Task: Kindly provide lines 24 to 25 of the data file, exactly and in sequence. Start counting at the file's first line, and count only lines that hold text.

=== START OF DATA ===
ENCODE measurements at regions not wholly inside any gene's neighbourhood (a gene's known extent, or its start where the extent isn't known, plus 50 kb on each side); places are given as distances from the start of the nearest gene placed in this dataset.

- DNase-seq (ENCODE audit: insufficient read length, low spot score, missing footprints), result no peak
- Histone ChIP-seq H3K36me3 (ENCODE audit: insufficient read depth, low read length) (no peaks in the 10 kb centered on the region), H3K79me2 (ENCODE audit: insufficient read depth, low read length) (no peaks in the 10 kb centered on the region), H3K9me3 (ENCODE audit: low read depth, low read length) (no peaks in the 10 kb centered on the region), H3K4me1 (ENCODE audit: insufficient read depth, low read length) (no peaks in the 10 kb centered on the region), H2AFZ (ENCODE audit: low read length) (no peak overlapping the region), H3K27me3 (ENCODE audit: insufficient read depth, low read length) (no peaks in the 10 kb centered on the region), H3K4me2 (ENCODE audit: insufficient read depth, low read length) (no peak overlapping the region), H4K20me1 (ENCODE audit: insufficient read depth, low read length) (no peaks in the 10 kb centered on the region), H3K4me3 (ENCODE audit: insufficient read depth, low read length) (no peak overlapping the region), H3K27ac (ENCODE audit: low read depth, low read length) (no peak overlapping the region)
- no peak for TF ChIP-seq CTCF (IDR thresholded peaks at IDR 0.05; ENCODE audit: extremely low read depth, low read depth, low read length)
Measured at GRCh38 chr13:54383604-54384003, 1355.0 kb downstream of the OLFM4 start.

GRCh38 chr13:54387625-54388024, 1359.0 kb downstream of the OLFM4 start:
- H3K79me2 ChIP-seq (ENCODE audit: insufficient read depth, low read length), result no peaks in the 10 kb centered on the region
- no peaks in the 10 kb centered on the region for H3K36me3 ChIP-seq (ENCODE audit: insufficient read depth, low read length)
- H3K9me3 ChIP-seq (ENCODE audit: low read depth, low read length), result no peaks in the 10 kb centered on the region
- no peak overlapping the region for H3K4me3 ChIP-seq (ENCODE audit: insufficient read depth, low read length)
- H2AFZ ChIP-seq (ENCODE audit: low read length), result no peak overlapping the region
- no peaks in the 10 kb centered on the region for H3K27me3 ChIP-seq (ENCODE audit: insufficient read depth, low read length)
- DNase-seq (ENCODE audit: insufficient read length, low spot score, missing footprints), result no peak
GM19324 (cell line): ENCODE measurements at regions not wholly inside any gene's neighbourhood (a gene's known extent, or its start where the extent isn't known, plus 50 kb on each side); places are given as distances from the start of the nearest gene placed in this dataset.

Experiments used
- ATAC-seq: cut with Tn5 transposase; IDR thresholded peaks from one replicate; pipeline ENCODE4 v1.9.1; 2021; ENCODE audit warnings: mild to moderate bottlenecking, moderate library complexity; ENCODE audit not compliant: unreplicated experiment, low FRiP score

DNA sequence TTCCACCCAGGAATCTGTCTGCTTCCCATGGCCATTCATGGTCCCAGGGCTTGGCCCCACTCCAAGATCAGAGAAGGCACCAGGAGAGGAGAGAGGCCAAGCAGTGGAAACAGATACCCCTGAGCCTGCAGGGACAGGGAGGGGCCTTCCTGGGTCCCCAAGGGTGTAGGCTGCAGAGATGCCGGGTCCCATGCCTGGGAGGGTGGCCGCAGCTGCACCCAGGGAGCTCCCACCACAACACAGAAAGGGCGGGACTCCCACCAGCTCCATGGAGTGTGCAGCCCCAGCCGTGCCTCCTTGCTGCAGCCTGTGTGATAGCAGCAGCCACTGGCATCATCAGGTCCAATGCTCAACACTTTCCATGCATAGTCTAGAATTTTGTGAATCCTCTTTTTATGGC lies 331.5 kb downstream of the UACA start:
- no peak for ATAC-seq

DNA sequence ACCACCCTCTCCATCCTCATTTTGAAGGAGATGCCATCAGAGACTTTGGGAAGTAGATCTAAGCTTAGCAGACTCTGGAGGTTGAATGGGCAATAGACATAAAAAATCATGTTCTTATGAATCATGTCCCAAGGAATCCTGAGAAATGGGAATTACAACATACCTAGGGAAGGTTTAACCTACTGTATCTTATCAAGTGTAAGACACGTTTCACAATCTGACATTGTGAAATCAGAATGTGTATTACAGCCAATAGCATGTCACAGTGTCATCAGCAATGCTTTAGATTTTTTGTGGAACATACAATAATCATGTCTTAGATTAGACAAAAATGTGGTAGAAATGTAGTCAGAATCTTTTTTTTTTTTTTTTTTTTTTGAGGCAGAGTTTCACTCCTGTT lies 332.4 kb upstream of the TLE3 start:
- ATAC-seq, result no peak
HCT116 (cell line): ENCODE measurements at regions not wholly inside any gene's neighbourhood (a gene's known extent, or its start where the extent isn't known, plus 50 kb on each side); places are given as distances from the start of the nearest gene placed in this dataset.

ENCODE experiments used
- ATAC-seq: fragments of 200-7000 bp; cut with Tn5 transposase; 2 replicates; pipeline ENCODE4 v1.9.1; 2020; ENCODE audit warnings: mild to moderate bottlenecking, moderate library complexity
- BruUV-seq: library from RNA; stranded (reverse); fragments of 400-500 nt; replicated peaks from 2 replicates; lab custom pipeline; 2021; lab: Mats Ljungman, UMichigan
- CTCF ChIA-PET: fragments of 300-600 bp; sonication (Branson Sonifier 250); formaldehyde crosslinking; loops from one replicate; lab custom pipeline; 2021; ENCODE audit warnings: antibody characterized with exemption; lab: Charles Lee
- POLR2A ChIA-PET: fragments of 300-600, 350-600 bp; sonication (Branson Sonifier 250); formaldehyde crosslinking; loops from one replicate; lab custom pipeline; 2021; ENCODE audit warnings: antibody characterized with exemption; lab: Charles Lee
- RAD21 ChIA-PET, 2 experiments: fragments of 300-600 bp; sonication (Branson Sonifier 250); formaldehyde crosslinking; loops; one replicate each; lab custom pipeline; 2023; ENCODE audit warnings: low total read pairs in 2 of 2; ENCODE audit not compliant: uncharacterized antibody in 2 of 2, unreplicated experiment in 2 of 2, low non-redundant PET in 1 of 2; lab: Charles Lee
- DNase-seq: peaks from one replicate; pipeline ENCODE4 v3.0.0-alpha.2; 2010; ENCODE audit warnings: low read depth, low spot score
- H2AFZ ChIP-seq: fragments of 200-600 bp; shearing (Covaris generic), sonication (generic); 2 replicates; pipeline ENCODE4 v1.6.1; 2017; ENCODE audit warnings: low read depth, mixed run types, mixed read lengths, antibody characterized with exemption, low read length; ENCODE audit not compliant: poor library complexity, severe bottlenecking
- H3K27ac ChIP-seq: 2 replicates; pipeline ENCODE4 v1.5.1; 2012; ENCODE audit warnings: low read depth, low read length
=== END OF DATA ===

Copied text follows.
- BruUV-seq: library from RNA; stranded (reverse); fragments of 400-500 nt; replicated peaks from 2 replicates; lab custom pipeline; 2021; lab: Mats Ljungman, UMichigan
- CTCF ChIA-PET: fragments of 300-600 bp; sonication (Branson Sonifier 250); formaldehyde crosslinking; loops from one replicate; lab custom pipeline; 2021; ENCODE audit warnings: antibody characterized with exemption; lab: Charles Lee